Yesterday, David Brooks of the New York Times wrote a column lamenting the lack of a rich culture and conversation centered around essential human questions. In one part of his columm, he wrote:
I doubt people behave worse than before, but we are less articulate about the inner life. There are fewer places in public where people are talking about the things that matter most.Advertisement
As a result, many feel lost or overwhelmed. They feel a hunger to live meaningfully, but they don’t know the right questions to ask, the right vocabulary to use, the right place to look or even if there are ultimate answers at all.
Brooks identifies a shift in what we value: "Intellectual prestige has drifted away from theologians, poets and philosophers and toward neuroscientists, economists, evolutionary biologists and big data analysts. These scholars have a lot of knowledge to bring, but they’re not in the business of offering wisdom on the ultimate questions."
I think he's mostly right, and if one keeps the focus on the "public square," I'm not sure one will find the Socratic engagement Brooks appears to hope for. But I do think there are places that are encouraging these substantive conversations, among them Catholic schools. This is part of what makes Catholic schools so vital to not only education, but to the broader American culture. Outside of Catholic schools (and, to be fair, probably many other faith-based institutions), I doubt there is much of a prolonged wrestling with those fundamental inquiries that haunt us during crucial moments. Where, for example (outside of Catholic schools), do young men and women hear these questions: Who am I? What is the nature of the human person? What is happiness?
In Jesuit schools (my context), we are constantly asking faculty and staff to think about God, purpose, meaning, and fulfillment. To borrow a favorite word from Ignatian contexts: we are constantly inviting discernment, constantly inviting people to situate their day-to-day concerns within the horizon of the divine-human relationship.Dr. Fred Pestello, the President of Saint Louis University, captured it well in his inaugration speech:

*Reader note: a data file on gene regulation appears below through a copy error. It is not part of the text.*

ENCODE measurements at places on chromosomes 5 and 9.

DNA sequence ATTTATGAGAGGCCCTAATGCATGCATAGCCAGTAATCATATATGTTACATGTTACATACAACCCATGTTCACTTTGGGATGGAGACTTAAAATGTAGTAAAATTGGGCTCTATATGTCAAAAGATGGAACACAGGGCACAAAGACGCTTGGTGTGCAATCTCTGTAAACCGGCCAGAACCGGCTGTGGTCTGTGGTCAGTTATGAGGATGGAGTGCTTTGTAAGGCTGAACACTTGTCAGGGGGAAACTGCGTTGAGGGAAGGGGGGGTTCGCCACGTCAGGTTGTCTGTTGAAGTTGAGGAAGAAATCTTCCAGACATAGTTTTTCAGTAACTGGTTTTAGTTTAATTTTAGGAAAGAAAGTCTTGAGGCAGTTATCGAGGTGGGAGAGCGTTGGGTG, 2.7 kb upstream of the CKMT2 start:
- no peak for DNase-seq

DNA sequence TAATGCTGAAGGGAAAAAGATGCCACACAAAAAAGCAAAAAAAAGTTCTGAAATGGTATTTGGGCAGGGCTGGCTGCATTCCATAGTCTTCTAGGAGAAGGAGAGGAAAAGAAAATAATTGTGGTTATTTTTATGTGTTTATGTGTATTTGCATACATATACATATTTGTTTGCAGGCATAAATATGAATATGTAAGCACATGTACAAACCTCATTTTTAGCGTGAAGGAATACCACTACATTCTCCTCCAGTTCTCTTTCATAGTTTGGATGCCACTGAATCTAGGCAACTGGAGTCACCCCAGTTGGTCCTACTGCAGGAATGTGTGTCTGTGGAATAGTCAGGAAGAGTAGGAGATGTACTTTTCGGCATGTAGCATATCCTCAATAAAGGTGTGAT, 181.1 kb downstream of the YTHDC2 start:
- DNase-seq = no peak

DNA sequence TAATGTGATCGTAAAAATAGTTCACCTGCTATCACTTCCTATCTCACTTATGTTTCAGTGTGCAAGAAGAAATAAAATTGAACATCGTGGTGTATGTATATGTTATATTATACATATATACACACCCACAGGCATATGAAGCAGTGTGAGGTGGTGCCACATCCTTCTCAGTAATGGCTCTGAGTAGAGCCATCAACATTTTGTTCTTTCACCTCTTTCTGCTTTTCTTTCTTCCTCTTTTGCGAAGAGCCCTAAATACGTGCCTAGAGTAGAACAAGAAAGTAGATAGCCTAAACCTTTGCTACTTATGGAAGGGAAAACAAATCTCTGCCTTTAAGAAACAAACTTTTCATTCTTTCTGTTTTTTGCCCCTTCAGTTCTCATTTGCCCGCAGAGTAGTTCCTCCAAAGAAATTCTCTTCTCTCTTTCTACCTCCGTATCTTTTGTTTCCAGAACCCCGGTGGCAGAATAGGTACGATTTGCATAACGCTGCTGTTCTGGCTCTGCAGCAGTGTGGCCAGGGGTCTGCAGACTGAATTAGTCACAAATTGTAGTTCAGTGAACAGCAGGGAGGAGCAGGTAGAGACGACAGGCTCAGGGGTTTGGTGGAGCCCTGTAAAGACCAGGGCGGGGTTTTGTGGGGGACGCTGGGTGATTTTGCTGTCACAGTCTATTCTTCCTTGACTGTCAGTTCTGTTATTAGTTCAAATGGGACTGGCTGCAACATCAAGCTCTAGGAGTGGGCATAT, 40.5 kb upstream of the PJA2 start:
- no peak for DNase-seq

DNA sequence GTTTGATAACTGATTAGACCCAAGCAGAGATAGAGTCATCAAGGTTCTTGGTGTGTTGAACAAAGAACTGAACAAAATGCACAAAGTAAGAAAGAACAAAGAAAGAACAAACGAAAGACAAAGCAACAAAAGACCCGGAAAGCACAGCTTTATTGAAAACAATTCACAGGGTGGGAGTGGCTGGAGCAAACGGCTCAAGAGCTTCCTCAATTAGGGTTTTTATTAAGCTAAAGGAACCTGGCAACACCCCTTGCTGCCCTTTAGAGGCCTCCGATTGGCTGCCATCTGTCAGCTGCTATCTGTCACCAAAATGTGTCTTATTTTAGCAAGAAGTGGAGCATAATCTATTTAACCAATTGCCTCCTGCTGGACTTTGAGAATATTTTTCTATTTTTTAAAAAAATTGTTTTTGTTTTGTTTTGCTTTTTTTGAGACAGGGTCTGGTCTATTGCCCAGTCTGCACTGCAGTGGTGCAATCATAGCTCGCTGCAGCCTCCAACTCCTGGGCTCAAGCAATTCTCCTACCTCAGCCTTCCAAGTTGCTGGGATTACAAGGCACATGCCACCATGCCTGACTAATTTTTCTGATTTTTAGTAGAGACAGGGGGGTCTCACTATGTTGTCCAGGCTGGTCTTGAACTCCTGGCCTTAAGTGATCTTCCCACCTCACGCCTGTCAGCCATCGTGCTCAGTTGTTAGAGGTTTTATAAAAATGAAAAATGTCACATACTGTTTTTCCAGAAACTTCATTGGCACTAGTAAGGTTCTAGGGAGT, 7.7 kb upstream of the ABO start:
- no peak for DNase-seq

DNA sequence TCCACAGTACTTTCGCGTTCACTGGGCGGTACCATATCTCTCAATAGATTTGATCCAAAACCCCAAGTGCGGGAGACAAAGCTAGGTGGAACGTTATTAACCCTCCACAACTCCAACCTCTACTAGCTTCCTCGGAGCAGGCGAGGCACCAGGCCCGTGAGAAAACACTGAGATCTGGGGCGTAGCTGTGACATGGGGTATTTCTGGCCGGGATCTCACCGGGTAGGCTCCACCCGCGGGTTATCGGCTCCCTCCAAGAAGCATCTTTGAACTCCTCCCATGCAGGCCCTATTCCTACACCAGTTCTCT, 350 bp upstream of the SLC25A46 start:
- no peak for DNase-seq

As a Jesuit research university, we are called to ask the most compelling questions of our time. Our mission statement itself is a reflection of this extraordinary vocation. We commit ourselves to "the pursuit of truth for the greater glory of God and the service of humanity." We do this through excellence in "teaching, research, health care, and service." And we strive to lead in "the discovery, dissemination, and integration of the values, knowledge, and skills required to transform society in the spirit of the Gospels."
The result is an education that does not simply give our graduates the skills to succeed in their respective careers but also imbues them with the wisdom to lead lives of meaning and purpose.
Some might say we spend too much time on this dynamic, and not enough on building practical skills. But I think the Ignatian model tends to draw out dreamers, tends to focus on cultivating visions and worldviews more than practical plans. Of course, both are essential, as Ignatius himself discovered when he got kicked out of the Holy Land and needed to develop Plan B. We cannot have dreamers who cannot apply their talents, discerners who cannot find a job. As many Jesuits have put it, followers of Ignatius must become "contemplatives in action." And this, I think, is when Jesuit schools (and, I hope, all Catholic schools) are at their best—when we engage students about their purpose and their calling and then encourage them to place their extraordinary talents in diverse fields in service of those who need it most.